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August 2005
Edward R. Murrow and the Birth of Broadcast Journalism
by Bob Edwards

From the jacket of the 2004 first edition hardback (John Wiley & Sons Inc.):

“It’s amazing to me that Bob Edwards, who didn’t know Murrow, knows him so well. He gives you all of Murrow—the upper Murrow who could make a Nazi death camp come alive, and the lower Murrow who could do rehearsed celebrity interviews for television. I found in this book the Murrow I knew.”
—Daniel Schorr, senior news analyst, NPR

Edward R. Murrow and the Birth of Broadcast Journalism is lean and straightforward, yet comprehensive. It captures the talent as well as the trials and ultimate tragedy of a great journalist, a man who left his mark on the twentieth century. Written by a professional who has something to say for himself.”
—Richard C. Hottelet, former CBS News correspondent

Long before the era of the news anchor, the pundit, and the mini-cam, one man blazed a trail that thousands would follow. Reporting live from the streets and rooftops of London as Nazi war planes rained terror from the skies during the Battle of Britain, Edward R. Murrow brought the stark horror of war and the shock of breaking news events directly into American living rooms for the first time—and that was just the beginning.

In Edward R. Murrow and the Birth of Broadcast Journalism, one of America’s most celebrated broadcast journalists tells the dramatic and inspiring tale of how America’s first and greatest newscaster changed the way we receive, understand, and respond to the news. NPR’s Morning Edition host, Bob Edwards, reveals how Murrow pioneered the concepts of radio reports from foreign correspondents, nightly news roundups, and live “you are there” broadcasts. He explains the impact of Murrow’s London reports on public opinion, encouraging aid to Britain, and how the high standards that he lived by influenced an entire generation of broadcasters.

This brisk and incisive account tracks Murrow’s postwar career from the revolutionary television programs See It Now and Person to Person through the legendary 1953 broadcast that helped bring down the Red-baiting Senator Joseph McCarthy, to his many run-ins with his boss, CBS founder and president William Paley. Once close friends, Murrow and Paley clashed repeatedly over the now-familiar conflict between journalistic integrity and corporate profits.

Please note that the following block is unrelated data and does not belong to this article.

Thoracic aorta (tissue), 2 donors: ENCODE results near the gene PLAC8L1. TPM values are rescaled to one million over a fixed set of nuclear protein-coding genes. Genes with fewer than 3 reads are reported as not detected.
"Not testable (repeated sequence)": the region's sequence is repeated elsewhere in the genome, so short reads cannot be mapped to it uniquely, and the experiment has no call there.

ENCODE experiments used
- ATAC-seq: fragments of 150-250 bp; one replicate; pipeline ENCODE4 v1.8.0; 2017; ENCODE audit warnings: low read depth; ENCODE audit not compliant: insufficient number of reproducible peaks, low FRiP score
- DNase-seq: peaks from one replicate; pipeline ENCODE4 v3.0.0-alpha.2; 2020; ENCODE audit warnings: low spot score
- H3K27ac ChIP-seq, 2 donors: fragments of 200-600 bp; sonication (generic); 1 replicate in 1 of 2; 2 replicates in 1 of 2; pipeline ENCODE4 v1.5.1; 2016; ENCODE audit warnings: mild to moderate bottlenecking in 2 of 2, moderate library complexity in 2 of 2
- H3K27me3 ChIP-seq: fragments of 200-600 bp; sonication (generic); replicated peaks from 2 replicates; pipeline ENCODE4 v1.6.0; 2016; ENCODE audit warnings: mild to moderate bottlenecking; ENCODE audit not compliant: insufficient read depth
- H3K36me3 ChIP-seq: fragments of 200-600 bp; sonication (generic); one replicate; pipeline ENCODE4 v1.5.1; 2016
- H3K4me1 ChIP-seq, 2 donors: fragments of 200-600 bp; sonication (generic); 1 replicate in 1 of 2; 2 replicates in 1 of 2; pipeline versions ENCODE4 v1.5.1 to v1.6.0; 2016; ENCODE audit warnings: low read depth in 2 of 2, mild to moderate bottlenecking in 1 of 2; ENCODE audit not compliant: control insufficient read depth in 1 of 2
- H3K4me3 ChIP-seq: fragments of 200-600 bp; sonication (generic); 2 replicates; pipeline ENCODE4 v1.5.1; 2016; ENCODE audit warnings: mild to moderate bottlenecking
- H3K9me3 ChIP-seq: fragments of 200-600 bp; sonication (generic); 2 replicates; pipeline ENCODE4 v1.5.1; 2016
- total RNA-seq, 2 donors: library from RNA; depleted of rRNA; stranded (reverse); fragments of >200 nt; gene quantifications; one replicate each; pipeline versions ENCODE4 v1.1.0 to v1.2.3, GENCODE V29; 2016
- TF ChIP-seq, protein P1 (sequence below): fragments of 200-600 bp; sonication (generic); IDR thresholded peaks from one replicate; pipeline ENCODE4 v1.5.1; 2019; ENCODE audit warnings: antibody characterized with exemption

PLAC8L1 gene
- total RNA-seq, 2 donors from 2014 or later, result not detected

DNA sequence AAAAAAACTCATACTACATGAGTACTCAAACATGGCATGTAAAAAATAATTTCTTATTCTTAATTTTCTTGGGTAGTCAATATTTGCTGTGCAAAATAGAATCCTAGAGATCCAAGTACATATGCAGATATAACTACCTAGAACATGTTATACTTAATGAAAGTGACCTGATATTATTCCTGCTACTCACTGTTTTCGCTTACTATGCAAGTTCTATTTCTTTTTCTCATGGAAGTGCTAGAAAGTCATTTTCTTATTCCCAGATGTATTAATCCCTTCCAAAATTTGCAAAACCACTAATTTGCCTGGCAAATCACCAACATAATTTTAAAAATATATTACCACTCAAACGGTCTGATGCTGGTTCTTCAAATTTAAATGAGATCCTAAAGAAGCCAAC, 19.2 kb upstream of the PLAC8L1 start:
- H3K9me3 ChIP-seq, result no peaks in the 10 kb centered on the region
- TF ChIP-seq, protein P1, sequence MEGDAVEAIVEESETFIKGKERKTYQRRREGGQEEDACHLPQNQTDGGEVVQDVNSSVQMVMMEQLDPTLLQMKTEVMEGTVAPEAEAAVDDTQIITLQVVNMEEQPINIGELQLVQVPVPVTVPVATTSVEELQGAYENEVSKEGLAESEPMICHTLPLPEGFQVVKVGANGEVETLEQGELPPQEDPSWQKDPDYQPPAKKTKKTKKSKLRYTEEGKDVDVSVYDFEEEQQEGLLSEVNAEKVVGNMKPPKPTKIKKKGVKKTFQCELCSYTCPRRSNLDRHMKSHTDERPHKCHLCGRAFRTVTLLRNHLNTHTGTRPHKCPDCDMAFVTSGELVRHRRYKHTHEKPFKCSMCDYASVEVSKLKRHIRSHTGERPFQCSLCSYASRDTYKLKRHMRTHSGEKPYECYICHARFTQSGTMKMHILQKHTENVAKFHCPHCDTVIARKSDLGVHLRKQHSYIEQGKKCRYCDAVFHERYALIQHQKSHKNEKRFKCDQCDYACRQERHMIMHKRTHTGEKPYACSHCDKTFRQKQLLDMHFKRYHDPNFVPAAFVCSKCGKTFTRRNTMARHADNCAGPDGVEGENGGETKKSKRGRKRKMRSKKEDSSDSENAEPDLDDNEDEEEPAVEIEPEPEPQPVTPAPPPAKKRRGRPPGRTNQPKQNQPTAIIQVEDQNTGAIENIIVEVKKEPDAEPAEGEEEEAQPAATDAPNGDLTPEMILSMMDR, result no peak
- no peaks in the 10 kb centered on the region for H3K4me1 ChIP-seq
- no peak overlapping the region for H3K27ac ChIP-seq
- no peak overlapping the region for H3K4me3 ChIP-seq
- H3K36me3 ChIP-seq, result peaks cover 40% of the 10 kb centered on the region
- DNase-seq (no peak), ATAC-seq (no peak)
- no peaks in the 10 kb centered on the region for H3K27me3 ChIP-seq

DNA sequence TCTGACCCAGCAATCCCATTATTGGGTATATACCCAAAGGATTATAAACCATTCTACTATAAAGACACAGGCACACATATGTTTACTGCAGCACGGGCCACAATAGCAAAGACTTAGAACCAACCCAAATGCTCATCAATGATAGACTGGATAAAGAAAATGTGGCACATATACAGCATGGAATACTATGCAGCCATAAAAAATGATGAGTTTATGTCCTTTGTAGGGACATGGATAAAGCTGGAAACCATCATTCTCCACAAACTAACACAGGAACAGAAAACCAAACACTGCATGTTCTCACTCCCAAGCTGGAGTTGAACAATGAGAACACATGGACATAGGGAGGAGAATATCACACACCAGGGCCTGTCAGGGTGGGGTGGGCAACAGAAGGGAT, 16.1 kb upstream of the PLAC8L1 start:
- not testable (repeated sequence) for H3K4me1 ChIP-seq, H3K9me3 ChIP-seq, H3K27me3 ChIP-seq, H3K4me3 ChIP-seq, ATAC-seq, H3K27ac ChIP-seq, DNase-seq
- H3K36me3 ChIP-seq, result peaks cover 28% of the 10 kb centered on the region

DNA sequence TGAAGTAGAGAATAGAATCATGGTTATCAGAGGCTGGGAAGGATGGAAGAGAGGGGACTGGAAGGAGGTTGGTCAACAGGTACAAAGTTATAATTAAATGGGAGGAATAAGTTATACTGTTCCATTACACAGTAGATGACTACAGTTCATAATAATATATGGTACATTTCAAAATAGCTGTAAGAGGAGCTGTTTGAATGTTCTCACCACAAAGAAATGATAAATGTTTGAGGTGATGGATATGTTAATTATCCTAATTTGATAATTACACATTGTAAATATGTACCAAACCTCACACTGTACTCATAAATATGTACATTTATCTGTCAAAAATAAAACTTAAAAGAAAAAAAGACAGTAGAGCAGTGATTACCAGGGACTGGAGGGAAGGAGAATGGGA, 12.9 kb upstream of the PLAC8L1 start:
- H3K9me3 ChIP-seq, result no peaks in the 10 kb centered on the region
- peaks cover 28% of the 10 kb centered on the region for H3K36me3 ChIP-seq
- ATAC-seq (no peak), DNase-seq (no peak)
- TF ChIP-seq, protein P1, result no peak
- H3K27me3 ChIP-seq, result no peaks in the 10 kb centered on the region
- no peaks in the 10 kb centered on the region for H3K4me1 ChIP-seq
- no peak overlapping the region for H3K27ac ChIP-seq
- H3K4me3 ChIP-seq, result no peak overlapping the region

Murrow emerges from these pages as a complex, principled, and driven man who demanded more of himself than he could possibly deliver but, in the process, set a high standard to which those who followed him could aspire. Sadly, Edwards traces the erosion of standards in broadcast journalism since the 1980s—from infotainment magazine programs to vapid and vicious cable talk shows—which he sees as a betrayal of Murrow’s legacy.

At a time when the network news programs appear to be losing their audience, blanket coverage of sensational stories leaves little time for substantive news, and investigative journalism seems to be a thing of the past, Edward R. Murrow and the Birth of Broadcast Journalism offers a vivid reminder of just how important, informative, and relevant the broadcast news media can and should be.


Bob Edwards has hosted NPR’s Morning Edition, the most popular program in all broadcast media, since its premiere in November 1979. In 1999, he and the program received a prestigious Peabody Award for “two hours of daily entertainment expertly helmed by a man who embodies the essence of excellence in radio.” Also a recipient of the Corporation for Public Broadcasting’s Edward R. Murrow Award, he is the author of Fridays with Red, which chronicled his radio friendship with legendary sportscaster Red Barber.


“Get it, read it, and pass it on.”
—Bill Moyers

“Most Americans living today never heard Ed Murrow in a live broadcast. This book is for them. I want them to know that broadcast journalism was established by someone with the highest standards. Tabloid crime stories, so much a part of the lust for ratings by today’s news broadcasters, held no interest for Murrow. He did like Hollywood celebrities, but interviewed them for his entertainment programs; they had no place on his news programs. My book is focused on this life in journalism. I offer it in the hope that more people in and out of the news business will get to know Ed Murrow. Perhaps in time the descent from Murrow’s principles can be reversed.”

Bob Edwards



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